Frequently Asked Questions

My wife has rosacea. Can I catch the disease?
No, rosacea is not an infectious disease and is not transmitted by physical contact.


I have rosacea in the central part of my face. Does that mean that I will also get it on other parts of the body?
Rosacea may affect other parts of the body such as the neck, chest and back but this is rare.


I have recovered from rosacea. Does it frequently reoccur? How can I prevent this?
Patients need a treatment schedule that is determined by the stage and the severity of rosacea and often needs continuation when minor lesions persist. If patients are cured they keep the disposition to flushing and developing rosacea lesions. Patients should prevent aggravating factors.


I am on isotretinoin for rosacea. How long do I have to take this?
The intake of isotretinoin is usually recommended in a dosage of 0.1 - 0.5 mg/kg body weight. The dosage and the duration of this therapy depends on the severity of the disease. The treatment schedule should be fixed by your dermatologist and needs close-meshed care.


Can I use my cosmetic products again once rosacea has improved or healed?
Usually, rosacea patients have skin that is more vulnerable to chemical and physical stimuli compared than that in non-affected. We therefore recommend to use special products for rosacea patients that have regard for skin conditions such as seborrhoea and vasodilatation. Sun screen should be used when exposed to the sun. Topicals containing blood supplying ingredients should not be applied.


Is there a certain diet to help rosacea curing?
No, there is no rosacea-specific diet. Rosacea patients should not eat hot and spicy food, drink alcoholic or hot beverages because this kind of food can induce flushing and therefore cause vasodilatation that aggravates rosacea.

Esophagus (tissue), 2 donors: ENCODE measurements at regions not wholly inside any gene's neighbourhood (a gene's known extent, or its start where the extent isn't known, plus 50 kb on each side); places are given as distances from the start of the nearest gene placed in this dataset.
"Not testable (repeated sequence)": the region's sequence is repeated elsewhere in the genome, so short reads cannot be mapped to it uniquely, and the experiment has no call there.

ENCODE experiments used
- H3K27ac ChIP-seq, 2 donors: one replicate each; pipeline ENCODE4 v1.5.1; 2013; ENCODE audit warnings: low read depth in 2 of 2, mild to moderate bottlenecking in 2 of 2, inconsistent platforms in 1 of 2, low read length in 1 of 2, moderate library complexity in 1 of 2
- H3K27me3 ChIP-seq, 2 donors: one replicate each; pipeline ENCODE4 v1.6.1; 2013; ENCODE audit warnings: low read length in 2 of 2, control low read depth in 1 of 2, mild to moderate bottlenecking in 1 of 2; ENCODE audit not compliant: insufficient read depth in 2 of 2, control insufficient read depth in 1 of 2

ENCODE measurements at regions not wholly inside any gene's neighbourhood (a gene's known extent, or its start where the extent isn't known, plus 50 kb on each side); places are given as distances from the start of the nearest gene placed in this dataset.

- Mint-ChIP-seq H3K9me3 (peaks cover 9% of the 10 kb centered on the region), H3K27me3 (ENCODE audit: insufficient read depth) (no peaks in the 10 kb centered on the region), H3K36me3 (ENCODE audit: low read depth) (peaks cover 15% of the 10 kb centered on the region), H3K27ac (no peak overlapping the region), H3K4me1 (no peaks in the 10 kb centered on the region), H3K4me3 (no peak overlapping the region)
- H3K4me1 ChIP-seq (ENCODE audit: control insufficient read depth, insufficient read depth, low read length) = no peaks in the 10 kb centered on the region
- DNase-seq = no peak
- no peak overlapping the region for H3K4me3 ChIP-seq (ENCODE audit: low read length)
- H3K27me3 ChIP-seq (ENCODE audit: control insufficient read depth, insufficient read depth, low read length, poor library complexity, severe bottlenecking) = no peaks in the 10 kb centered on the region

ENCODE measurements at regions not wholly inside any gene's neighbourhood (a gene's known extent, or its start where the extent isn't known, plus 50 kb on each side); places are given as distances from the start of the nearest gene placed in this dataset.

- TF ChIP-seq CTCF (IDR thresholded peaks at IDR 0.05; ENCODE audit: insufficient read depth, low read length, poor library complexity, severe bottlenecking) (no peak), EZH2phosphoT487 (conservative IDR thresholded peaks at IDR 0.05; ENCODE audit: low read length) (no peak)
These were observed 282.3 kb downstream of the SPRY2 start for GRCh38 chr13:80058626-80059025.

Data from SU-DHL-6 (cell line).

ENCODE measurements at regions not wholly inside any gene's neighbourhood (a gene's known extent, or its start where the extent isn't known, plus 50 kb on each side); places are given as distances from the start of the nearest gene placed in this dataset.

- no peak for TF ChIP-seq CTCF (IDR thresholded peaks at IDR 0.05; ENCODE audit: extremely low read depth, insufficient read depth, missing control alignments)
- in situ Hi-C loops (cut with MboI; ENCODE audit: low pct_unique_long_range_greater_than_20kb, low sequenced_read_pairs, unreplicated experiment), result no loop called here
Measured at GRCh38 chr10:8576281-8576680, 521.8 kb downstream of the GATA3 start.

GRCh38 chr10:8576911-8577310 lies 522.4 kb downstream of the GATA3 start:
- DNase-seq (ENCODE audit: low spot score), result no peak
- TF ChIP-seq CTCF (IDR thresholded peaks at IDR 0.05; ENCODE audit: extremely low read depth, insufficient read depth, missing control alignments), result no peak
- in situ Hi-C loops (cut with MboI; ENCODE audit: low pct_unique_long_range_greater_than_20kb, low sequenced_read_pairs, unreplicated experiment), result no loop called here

Is rosacea equivalent to an allergic reaction?
No, rosacea is not an allergic reaction. The mechanism behind completely differs. It may happen that rosacea patients additionally develop contact allergy but the frequency of this is the same compared to non-affected individuals.


Do patients with acne frequently develop rosacea?
No, these are two different diseases. There is a clinical similarity to acne in some stages and patients but if a patient does develop one disease, it does not mean that he/she will develop the other one.


Does rosacea lead to scarring?
Usually, rosacea does not lead to scarring. Thickening and coarsening of the skin can persist for some time after the acute lesions resolved. In severe forms such as rosacea fulminans and rosacea conglobata, scarring of the skin may occur, especially when nodules, abscesses and draining sinus are predominant. Early evidence suggests that in general the potential for scarring runs in families but this remains to be proven. Patients must not sqeeze or press the lesions because this frequently leads to scarring of the skin.

DermIS.net Uni Heidelberg